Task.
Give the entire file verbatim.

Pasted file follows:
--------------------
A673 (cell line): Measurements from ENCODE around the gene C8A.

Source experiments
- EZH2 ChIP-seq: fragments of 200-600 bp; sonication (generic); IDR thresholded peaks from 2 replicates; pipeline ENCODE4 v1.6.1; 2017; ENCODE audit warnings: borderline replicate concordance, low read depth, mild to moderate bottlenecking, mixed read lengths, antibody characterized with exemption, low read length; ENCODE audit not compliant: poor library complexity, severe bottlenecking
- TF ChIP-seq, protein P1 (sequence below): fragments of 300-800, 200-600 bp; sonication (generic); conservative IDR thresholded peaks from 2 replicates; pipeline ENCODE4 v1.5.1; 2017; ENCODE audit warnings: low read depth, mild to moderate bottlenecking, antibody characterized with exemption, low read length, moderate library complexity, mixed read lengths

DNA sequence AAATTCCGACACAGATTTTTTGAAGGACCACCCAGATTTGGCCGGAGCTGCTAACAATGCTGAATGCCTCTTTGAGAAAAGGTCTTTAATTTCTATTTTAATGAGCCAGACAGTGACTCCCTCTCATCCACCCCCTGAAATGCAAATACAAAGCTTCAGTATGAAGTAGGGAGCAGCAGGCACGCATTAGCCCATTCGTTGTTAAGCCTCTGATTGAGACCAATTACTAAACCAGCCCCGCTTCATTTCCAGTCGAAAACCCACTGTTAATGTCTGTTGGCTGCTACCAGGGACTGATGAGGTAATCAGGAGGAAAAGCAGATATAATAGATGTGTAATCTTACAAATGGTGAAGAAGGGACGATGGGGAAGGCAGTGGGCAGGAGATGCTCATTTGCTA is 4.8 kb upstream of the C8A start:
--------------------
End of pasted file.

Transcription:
A673 (cell line): Measurements from ENCODE around the gene C8A.

Source experiments
- EZH2 ChIP-seq: fragments of 200-600 bp; sonication (generic); IDR thresholded peaks from 2 replicates; pipeline ENCODE4 v1.6.1; 2017; ENCODE audit warnings: borderline replicate concordance, low read depth, mild to moderate bottlenecking, mixed read lengths, antibody characterized with exemption, low read length; ENCODE audit not compliant: poor library complexity, severe bottlenecking
- TF ChIP-seq, protein P1 (sequence below): fragments of 300-800, 200-600 bp; sonication (generic); conservative IDR thresholded peaks from 2 replicates; pipeline ENCODE4 v1.5.1; 2017; ENCODE audit warnings: low read depth, mild to moderate bottlenecking, antibody characterized with exemption, low read length, moderate library complexity, mixed read lengths

DNA sequence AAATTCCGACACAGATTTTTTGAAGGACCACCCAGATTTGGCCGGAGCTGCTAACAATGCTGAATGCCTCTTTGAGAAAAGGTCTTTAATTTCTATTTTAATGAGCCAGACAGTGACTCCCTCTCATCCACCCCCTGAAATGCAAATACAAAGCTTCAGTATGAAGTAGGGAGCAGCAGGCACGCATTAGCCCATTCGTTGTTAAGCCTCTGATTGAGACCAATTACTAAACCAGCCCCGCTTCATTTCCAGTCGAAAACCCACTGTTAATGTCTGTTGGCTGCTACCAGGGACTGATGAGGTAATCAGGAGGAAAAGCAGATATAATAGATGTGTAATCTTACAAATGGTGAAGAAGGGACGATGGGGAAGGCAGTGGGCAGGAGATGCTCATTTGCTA is 4.8 kb upstream of the C8A start: